Andrew Chapman Analysis

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Written in 2006 by a Lehman graduate, Angel Dillemuth, this play has to do with Cain, a younger brother to Andrew who drew Cain into using drugs just because Andrew’s girlfriend, Marissa uses drugs. Well Cain got hooked to drugs and rehabilitation couldn’t stop him from going back to his old habits. Until he finally tried living reality and leaves off his imagination-- that he’ll never be a better person without drugs, Cain insists that he and his big brother will stay in the hood for the rest of their lives. The stage production made by Chaunice Chapman is a great reflection of a lower class family renting a one bedroom apartment during the new millennium, which transmits the lives of two brothers: the younger one is a drug addict and…show more content…
He reminds me of the famous comedian, Chris Rock as he tries to tell Cain not to worry, because once he gets the book deal, they’ll move to a better neighborhood. But every time Cain has to go to the center for rehab, Andrew is not always there to go with him. Compared to what his little brother wears, Andrew is spiffier; he richly clads in black shoes, a white long sleeve shirt with black dress pants. Angela Rodriguez has also done a great job with the make-up. The best actor is Andrew Dillemuth, who plays the younger brother. His looks describe the part he plays—Andrew’s younger brother. Though his performance is very emotional, he does an amazing job in one scene: the part that he tells his brother his dreams and the reason why their mother left them. The dream however, became a reality because Cain’s death is the same as he dreamed it: getting into an argument with his big brother and Andrew mistakenly stabbing Cain with a knife. While explaining the dream, Cain cries almost throughout the scene, he is the best of all in this play. This outstanding production of Brothers at The Bronx Repertory Theatre is running until the summer of 2007, so hurry before ticket sales end—you won’t regret seeing such a wonderful…show more content…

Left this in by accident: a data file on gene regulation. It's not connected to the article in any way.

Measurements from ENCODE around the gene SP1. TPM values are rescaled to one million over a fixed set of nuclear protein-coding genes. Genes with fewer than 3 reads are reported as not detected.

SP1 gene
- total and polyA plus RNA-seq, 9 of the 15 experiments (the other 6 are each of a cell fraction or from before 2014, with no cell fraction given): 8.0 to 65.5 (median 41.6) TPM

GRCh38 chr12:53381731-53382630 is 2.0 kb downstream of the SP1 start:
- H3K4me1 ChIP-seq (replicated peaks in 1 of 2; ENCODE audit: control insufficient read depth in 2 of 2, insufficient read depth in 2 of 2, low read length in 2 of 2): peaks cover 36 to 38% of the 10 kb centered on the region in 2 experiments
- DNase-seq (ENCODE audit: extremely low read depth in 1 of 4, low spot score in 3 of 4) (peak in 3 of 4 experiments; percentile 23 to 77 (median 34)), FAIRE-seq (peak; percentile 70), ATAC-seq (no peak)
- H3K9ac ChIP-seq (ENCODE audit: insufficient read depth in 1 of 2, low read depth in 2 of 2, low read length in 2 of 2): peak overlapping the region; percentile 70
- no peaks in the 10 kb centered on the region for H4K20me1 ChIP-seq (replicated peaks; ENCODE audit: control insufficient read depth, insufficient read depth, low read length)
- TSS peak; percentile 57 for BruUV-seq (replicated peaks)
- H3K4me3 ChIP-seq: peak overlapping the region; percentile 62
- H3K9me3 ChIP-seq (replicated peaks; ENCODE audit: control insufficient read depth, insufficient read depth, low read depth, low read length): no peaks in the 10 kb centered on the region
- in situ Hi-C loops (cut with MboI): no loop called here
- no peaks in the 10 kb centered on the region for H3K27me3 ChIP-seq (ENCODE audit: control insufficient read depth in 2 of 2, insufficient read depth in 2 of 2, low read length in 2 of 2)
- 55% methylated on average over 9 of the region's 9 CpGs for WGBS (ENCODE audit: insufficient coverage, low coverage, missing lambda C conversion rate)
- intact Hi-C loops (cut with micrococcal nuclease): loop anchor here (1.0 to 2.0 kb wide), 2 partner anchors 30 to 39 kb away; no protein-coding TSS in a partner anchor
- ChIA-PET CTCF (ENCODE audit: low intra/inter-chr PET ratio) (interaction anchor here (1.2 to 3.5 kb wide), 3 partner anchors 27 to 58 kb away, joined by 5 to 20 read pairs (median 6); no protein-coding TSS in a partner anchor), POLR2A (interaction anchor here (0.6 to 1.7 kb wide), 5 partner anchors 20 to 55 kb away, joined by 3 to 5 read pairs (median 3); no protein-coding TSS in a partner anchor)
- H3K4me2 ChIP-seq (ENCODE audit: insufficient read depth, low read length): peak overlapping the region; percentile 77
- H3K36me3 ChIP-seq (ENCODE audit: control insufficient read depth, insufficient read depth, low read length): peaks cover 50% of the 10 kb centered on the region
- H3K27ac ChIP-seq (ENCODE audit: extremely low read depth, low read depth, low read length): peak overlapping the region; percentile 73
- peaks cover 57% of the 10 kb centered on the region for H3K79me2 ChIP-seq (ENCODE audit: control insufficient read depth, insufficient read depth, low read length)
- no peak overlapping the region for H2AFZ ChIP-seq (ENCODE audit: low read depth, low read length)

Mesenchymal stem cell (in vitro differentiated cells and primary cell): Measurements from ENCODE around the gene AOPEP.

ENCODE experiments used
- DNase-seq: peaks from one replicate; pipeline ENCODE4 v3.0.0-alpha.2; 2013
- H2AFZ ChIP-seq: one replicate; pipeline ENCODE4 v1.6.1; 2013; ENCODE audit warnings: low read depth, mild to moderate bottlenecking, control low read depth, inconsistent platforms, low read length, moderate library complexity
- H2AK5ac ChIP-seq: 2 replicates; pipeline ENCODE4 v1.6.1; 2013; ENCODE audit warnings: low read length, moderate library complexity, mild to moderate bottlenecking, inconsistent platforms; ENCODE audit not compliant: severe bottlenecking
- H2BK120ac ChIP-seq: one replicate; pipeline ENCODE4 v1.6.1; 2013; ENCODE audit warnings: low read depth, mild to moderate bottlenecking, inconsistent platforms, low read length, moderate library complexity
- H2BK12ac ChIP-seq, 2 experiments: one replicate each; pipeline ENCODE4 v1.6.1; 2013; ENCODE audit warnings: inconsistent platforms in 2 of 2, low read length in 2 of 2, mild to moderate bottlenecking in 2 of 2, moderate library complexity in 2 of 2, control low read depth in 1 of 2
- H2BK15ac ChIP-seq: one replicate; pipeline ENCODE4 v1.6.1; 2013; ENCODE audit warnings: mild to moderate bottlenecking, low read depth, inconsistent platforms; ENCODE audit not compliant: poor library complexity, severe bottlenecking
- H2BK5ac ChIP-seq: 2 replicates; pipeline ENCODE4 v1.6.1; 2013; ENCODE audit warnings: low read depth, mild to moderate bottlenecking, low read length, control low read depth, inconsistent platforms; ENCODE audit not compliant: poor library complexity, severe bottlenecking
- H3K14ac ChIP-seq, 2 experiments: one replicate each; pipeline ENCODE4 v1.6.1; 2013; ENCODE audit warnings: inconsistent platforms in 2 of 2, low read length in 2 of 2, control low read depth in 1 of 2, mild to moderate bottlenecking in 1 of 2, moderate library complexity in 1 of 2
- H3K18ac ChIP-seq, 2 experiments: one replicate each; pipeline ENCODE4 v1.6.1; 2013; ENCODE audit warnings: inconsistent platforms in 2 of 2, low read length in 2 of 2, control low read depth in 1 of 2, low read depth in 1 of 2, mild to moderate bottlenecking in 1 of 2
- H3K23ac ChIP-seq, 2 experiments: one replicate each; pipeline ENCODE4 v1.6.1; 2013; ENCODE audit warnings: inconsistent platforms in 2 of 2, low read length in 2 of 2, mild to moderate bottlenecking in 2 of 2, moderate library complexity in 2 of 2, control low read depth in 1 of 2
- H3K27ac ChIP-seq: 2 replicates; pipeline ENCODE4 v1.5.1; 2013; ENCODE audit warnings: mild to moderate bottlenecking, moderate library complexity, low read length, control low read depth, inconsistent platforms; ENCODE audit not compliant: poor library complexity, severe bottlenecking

Lone Ranger, (Henry Ovalles) is a very picky man with deceiving looks. He has a tumor, but does not want anyone to know about it. Unlike Lone Ranger, (Macho Man) has too much stories to tell; he says that he slept on the wheel and bruised himself; he also makes a lot of noise and shares all his secrets to Lone Ranger. This is the excuse he gives to escape witnessing the birth of his baby daughter. Chaunice Chapman designed the set; it reflects hospitals during the late 90’s. Lone Ranger’s blue hospital gown, gray curtains and white blanket sets the mood of an admitting area. During his conversation with Macho Man, Lone Ranger discovers that Macho Man is not the man he think he was—an uneducated fellow. The two characters have nothing to do, but engage in a conversation about their personal

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